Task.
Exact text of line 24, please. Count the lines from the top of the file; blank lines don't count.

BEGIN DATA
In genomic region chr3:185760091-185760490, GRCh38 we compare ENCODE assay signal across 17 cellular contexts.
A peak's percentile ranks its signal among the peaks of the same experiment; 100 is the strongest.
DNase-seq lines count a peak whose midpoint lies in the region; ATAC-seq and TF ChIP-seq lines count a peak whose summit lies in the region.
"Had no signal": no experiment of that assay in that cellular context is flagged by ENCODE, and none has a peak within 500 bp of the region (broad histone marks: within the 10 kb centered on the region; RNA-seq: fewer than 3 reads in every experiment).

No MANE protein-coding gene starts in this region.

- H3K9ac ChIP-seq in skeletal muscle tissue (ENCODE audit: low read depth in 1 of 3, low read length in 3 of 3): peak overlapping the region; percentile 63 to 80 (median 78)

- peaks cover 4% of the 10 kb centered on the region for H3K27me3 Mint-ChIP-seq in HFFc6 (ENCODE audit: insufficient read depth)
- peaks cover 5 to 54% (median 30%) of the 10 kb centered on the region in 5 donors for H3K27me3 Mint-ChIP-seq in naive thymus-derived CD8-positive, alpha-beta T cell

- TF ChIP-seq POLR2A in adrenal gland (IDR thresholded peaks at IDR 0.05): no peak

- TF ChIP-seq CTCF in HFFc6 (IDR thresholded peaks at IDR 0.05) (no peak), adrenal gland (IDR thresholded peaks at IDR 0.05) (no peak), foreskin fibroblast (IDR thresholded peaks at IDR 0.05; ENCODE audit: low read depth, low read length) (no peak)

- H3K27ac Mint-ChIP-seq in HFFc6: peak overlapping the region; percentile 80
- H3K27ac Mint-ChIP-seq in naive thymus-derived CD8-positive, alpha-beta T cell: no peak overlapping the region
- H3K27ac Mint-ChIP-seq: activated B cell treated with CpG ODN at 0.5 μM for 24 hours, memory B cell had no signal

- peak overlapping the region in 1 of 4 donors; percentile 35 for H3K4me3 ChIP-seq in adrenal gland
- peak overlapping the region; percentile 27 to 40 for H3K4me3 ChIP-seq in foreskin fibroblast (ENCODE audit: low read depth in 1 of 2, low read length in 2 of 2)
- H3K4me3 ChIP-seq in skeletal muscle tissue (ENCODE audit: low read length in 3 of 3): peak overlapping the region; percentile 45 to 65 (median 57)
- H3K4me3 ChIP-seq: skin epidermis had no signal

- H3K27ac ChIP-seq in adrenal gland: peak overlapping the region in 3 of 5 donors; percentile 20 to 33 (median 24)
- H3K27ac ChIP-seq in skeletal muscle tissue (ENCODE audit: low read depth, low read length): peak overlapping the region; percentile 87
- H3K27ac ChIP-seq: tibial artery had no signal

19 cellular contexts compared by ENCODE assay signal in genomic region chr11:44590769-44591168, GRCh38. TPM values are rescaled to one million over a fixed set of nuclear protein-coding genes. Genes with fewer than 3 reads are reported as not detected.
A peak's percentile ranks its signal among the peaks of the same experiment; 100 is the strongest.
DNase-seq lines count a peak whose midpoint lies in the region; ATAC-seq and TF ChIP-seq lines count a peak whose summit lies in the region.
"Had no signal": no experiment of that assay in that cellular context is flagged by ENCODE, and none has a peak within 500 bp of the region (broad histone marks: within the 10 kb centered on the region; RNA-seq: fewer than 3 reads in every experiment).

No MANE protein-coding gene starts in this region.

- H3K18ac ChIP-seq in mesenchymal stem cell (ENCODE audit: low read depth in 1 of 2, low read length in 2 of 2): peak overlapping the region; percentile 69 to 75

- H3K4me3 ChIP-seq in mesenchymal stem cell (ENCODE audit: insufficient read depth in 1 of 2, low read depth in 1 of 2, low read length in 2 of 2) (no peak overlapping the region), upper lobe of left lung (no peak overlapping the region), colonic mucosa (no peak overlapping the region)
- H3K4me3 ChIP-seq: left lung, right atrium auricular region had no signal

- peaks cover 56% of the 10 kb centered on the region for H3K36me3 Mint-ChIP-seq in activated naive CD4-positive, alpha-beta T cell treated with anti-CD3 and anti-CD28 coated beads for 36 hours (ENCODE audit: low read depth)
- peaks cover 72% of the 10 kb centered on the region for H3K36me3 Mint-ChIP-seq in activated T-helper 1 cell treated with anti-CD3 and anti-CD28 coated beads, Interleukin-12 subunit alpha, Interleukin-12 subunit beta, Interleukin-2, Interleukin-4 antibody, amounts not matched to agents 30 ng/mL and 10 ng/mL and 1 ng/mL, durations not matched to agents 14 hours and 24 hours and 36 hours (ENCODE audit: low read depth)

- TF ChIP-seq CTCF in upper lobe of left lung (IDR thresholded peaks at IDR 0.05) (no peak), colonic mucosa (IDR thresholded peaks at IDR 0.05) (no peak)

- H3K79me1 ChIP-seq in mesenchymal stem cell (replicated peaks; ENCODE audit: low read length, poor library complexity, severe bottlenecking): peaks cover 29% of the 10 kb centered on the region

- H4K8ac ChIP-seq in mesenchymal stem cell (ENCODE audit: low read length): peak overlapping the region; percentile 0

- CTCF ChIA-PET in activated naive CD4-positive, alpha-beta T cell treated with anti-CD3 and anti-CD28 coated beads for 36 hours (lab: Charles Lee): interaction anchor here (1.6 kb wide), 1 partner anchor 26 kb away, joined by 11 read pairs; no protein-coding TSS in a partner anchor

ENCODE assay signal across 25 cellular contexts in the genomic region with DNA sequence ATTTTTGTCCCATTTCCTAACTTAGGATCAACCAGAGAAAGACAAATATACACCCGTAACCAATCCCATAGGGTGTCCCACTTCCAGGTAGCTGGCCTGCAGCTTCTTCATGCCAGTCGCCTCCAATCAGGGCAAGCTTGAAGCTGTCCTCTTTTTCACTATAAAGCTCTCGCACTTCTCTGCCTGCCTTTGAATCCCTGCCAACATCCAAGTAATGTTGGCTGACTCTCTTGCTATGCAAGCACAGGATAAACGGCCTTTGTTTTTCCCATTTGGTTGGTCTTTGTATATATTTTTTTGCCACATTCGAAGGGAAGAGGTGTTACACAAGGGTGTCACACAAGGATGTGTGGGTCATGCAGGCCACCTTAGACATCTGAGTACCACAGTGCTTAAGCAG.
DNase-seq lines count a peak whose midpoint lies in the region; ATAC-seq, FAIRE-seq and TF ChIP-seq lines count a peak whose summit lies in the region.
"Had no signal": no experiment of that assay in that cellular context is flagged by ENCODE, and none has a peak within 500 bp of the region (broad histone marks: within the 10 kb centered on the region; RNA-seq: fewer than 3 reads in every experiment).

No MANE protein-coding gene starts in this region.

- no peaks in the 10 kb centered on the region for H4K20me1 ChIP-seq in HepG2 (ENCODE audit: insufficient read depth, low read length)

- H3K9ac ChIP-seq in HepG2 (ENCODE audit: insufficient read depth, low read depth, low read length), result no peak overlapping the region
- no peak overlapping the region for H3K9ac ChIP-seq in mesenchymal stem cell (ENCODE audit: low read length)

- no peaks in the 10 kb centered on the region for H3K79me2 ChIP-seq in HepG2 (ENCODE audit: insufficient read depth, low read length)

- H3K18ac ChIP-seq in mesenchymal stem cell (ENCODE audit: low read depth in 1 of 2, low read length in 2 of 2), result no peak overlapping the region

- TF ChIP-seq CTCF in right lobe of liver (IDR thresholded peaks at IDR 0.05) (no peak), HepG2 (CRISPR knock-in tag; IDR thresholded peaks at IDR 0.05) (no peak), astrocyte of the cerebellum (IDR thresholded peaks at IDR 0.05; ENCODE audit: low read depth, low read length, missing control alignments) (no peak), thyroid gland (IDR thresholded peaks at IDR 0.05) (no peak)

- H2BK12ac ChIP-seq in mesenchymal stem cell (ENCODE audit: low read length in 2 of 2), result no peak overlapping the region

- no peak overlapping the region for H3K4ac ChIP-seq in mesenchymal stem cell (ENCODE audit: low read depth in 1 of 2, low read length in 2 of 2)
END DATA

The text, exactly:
"Had no signal": no experiment of that assay in that cellular context is flagged by ENCODE, and none has a peak within 500 bp of the region (broad histone marks: within the 10 kb centered on the region; RNA-seq: fewer than 3 reads in every experiment).